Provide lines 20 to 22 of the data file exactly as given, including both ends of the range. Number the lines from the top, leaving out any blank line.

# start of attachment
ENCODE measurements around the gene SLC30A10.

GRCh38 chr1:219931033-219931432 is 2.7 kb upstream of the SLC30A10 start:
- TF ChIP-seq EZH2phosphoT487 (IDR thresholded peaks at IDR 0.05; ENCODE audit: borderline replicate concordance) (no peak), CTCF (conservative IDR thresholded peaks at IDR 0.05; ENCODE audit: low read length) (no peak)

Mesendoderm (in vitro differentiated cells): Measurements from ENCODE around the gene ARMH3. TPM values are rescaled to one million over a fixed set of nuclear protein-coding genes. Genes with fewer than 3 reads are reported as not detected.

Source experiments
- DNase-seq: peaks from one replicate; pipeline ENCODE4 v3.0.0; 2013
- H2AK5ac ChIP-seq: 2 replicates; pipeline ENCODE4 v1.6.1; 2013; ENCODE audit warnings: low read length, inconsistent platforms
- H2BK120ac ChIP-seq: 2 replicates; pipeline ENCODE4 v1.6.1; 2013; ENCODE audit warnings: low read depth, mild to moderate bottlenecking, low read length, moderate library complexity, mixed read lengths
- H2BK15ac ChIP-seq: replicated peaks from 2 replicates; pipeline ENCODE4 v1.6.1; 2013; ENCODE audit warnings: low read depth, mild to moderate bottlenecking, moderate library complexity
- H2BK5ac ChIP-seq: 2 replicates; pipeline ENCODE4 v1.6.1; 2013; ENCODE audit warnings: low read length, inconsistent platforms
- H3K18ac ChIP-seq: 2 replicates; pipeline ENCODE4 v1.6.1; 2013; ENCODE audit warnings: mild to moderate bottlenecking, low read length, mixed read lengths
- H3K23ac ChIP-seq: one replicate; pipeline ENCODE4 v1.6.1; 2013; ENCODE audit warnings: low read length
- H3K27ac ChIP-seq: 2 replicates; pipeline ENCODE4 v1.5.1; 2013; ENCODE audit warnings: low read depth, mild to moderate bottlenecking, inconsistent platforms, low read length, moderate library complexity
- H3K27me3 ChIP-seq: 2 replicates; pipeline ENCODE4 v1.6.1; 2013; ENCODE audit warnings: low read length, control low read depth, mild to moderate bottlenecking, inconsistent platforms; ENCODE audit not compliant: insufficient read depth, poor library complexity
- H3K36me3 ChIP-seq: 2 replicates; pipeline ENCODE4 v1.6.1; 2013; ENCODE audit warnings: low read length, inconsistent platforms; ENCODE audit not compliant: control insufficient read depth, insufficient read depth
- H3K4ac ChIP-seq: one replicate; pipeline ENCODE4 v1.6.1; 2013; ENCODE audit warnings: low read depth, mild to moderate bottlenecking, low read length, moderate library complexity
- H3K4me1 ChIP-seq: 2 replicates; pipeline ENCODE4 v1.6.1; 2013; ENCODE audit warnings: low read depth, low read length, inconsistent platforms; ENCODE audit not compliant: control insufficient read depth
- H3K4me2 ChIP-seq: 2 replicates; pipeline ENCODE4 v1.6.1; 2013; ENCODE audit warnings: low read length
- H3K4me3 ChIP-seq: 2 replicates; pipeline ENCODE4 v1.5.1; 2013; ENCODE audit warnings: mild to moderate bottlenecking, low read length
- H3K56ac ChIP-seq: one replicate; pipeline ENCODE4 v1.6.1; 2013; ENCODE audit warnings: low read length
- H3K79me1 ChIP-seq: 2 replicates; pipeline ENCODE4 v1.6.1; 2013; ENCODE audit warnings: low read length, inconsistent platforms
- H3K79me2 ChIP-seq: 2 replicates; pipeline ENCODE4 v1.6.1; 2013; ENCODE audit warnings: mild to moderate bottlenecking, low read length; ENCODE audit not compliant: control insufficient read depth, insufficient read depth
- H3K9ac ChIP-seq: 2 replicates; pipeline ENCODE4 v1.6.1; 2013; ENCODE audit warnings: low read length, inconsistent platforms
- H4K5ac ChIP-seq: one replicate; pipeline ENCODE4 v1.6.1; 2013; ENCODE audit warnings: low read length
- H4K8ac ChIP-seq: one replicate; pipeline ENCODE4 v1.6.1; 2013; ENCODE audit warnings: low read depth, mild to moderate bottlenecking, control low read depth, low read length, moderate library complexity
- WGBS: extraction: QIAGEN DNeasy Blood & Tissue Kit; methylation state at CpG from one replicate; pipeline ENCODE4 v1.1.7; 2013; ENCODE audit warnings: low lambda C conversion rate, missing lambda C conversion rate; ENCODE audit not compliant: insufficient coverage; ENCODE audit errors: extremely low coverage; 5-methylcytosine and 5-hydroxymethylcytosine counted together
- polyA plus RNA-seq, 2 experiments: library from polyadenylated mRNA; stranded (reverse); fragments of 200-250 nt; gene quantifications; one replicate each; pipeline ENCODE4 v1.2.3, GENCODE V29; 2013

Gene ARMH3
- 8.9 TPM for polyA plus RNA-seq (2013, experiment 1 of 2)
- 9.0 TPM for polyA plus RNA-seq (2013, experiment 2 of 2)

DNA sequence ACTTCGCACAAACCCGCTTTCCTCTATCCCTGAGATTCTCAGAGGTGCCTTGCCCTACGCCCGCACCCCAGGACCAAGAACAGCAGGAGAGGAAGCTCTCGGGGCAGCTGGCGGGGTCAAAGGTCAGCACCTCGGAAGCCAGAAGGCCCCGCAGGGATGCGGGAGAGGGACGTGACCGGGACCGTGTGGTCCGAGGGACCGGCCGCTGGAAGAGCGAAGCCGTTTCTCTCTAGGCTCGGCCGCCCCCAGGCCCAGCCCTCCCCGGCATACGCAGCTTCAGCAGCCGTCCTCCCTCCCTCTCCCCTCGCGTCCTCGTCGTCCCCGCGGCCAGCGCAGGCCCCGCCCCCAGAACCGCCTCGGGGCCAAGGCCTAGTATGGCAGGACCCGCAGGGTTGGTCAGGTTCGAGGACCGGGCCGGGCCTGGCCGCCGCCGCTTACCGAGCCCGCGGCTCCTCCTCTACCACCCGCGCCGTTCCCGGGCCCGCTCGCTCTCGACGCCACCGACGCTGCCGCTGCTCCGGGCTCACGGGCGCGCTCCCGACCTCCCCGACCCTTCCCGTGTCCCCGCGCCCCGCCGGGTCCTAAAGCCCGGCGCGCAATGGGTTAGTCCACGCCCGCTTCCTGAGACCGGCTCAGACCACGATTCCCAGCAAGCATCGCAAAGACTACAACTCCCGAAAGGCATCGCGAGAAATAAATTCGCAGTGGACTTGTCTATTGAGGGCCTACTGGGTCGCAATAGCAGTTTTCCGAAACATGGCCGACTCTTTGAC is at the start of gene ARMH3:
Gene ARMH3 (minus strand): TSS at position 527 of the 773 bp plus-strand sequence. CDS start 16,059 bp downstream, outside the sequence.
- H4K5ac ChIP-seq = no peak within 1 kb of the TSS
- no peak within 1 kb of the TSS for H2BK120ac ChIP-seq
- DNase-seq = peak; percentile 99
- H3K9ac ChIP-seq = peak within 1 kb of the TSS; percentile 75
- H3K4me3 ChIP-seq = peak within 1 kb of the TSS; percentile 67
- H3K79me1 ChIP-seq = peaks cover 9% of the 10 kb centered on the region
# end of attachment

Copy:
- H3K56ac ChIP-seq: one replicate; pipeline ENCODE4 v1.6.1; 2013; ENCODE audit warnings: low read length
- H3K79me1 ChIP-seq: 2 replicates; pipeline ENCODE4 v1.6.1; 2013; ENCODE audit warnings: low read length, inconsistent platforms
- H3K79me2 ChIP-seq: 2 replicates; pipeline ENCODE4 v1.6.1; 2013; ENCODE audit warnings: mild to moderate bottlenecking, low read length; ENCODE audit not compliant: control insufficient read depth, insufficient read depth